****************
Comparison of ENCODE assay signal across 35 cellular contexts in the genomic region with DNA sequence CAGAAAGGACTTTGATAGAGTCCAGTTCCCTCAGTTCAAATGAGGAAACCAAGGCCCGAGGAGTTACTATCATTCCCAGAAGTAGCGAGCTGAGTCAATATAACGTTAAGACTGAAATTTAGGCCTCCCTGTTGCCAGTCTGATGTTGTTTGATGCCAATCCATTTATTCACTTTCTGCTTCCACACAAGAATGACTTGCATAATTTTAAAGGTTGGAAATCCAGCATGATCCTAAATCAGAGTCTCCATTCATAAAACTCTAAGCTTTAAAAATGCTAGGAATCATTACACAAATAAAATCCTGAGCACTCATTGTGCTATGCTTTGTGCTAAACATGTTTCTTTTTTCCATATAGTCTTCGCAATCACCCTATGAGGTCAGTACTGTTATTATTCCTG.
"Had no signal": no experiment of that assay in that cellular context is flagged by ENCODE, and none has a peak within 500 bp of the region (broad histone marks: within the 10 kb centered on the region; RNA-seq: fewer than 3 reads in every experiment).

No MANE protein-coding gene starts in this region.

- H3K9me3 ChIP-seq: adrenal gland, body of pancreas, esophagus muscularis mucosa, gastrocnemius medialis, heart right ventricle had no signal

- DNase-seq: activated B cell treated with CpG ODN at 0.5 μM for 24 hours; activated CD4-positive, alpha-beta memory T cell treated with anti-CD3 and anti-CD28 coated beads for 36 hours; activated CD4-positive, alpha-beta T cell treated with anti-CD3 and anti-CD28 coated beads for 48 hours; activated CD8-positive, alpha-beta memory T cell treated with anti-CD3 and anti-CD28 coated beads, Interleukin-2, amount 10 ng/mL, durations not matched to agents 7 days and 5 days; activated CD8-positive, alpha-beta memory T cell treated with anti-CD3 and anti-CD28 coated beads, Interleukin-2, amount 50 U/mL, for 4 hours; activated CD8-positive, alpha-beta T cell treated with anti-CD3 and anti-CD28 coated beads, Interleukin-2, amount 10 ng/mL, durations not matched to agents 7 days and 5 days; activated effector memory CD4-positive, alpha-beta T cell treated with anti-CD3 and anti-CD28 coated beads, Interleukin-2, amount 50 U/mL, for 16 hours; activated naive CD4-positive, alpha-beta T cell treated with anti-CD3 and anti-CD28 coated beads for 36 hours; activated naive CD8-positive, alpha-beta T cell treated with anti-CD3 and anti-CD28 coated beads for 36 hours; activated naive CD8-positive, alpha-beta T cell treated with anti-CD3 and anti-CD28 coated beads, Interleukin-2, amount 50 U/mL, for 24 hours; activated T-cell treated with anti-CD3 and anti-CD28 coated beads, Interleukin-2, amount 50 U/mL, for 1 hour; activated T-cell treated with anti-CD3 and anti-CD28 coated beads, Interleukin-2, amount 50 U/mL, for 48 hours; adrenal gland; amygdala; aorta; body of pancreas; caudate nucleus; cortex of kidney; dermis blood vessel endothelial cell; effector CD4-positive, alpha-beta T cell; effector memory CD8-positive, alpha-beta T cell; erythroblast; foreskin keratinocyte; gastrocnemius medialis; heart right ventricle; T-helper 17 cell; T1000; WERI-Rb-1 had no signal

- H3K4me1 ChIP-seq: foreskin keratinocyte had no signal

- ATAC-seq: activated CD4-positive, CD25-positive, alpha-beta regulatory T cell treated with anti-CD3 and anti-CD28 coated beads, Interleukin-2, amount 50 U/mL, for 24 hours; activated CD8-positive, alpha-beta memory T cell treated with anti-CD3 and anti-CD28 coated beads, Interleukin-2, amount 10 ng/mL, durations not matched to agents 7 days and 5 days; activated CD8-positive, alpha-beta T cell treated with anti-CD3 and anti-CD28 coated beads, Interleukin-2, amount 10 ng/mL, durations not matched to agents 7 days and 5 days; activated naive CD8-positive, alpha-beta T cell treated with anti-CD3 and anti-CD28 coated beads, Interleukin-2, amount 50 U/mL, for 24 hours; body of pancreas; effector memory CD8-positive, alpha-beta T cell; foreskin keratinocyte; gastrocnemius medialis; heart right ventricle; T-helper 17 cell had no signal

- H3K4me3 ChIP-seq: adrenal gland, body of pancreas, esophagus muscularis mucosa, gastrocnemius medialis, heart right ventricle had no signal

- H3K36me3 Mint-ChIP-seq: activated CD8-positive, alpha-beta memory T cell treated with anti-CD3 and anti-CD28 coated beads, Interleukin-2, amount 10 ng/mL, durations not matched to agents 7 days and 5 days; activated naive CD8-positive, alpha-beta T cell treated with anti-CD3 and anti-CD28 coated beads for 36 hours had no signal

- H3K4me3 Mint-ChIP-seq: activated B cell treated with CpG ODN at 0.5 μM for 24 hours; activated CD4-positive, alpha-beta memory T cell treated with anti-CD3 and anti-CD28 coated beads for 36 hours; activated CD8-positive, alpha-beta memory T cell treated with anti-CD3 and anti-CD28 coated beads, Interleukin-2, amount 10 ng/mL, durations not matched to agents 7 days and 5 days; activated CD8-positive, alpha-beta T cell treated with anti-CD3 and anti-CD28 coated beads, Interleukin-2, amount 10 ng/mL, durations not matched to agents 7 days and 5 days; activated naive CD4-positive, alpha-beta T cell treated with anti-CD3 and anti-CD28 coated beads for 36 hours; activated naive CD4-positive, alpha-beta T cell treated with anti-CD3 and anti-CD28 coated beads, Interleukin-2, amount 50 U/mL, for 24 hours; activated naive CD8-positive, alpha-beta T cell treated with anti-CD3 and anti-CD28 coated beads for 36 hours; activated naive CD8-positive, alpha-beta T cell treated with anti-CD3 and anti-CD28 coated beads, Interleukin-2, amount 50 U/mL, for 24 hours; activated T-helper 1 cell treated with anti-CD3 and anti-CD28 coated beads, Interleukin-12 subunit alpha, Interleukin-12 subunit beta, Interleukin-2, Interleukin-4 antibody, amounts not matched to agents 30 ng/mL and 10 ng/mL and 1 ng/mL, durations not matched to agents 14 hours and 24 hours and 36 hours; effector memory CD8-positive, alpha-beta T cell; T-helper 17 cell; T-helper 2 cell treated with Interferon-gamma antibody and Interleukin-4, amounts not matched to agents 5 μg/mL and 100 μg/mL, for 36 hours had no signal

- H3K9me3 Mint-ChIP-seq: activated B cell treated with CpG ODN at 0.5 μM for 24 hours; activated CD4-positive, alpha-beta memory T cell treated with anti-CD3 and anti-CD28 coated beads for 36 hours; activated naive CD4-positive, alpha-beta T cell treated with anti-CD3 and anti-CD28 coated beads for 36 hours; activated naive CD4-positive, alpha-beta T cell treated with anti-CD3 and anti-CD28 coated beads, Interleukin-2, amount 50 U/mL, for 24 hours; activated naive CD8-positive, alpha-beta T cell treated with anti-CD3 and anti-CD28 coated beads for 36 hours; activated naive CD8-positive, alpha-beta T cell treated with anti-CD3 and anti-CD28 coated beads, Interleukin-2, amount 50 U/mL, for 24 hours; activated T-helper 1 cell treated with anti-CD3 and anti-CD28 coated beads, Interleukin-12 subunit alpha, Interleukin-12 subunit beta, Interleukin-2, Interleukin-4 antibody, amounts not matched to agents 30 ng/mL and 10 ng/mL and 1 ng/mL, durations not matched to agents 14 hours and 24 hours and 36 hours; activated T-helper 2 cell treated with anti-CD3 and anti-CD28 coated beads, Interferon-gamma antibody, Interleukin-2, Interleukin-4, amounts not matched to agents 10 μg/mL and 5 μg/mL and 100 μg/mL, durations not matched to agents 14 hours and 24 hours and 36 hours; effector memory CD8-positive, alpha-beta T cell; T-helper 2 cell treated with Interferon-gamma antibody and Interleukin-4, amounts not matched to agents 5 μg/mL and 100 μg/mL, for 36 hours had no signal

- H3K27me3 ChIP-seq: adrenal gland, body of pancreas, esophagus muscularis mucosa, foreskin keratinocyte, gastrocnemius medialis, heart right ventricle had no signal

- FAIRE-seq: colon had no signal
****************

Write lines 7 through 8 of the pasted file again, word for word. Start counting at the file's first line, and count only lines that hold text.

- ATAC-seq: activated CD4-positive, CD25-positive, alpha-beta regulatory T cell treated with anti-CD3 and anti-CD28 coated beads, Interleukin-2, amount 50 U/mL, for 24 hours; activated CD8-positive, alpha-beta memory T cell treated with anti-CD3 and anti-CD28 coated beads, Interleukin-2, amount 10 ng/mL, durations not matched to agents 7 days and 5 days; activated CD8-positive, alpha-beta T cell treated with anti-CD3 and anti-CD28 coated beads, Interleukin-2, amount 10 ng/mL, durations not matched to agents 7 days and 5 days; activated naive CD8-positive, alpha-beta T cell treated with anti-CD3 and anti-CD28 coated beads, Interleukin-2, amount 50 U/mL, for 24 hours; body of pancreas; effector memory CD8-positive, alpha-beta T cell; foreskin keratinocyte; gastrocnemius medialis; heart right ventricle; T-helper 17 cell had no signal

- H3K4me3 ChIP-seq: adrenal gland, body of pancreas, esophagus muscularis mucosa, gastrocnemius medialis, heart right ventricle had no signal